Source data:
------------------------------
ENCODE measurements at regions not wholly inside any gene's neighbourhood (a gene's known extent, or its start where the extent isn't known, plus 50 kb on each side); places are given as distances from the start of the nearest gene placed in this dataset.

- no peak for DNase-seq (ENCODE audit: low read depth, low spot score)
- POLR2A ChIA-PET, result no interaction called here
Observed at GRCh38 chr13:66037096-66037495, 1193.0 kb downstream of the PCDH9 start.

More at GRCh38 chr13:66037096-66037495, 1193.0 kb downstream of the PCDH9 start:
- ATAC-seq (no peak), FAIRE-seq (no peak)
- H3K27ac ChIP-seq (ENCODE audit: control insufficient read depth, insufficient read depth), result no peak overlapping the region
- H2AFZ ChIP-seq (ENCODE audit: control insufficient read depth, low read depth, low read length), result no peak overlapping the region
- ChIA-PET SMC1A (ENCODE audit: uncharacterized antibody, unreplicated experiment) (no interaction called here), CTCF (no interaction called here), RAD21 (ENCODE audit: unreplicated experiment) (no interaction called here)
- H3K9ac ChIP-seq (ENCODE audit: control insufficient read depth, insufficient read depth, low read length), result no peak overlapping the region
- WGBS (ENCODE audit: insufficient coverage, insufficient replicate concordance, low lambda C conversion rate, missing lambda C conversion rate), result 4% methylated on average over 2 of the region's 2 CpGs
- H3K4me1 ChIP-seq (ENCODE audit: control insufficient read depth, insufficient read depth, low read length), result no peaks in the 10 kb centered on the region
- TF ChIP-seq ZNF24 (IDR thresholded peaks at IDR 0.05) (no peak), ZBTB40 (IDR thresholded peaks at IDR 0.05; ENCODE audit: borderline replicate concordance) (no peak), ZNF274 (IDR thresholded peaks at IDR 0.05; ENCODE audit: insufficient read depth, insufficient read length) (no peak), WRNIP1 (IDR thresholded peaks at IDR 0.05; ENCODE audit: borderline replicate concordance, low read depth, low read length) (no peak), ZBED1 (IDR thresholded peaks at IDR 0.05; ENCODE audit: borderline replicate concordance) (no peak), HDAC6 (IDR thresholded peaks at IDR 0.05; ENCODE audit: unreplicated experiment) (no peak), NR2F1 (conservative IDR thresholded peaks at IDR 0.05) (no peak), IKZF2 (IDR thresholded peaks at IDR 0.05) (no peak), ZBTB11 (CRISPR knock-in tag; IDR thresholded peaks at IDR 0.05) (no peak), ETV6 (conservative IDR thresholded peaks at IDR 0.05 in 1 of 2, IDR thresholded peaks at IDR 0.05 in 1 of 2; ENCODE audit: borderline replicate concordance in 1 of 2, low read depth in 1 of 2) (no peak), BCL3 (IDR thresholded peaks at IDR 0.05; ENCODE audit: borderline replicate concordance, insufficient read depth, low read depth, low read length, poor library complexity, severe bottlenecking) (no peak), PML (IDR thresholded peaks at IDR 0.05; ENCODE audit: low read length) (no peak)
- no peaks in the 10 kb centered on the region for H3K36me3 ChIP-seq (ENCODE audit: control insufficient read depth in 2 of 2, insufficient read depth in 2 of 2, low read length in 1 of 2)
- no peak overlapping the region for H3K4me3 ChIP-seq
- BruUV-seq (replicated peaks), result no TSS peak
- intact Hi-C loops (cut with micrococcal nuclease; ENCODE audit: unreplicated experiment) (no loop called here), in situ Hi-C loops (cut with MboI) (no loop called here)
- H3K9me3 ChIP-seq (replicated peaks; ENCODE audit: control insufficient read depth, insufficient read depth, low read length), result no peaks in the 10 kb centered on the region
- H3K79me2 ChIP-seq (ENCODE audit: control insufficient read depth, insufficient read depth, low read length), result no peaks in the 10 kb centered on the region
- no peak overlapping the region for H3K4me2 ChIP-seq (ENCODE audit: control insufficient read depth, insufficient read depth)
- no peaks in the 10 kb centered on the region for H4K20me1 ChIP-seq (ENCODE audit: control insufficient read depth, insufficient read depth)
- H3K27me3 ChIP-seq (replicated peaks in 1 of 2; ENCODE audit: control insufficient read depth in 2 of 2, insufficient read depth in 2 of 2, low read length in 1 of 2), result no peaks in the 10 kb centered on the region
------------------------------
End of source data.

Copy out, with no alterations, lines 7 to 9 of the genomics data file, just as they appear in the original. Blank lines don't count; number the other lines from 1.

- H3K27ac ChIP-seq (ENCODE audit: control insufficient read depth, insufficient read depth), result no peak overlapping the region
- H2AFZ ChIP-seq (ENCODE audit: control insufficient read depth, low read depth, low read length), result no peak overlapping the region
- ChIA-PET SMC1A (ENCODE audit: uncharacterized antibody, unreplicated experiment) (no interaction called here), CTCF (no interaction called here), RAD21 (ENCODE audit: unreplicated experiment) (no interaction called here)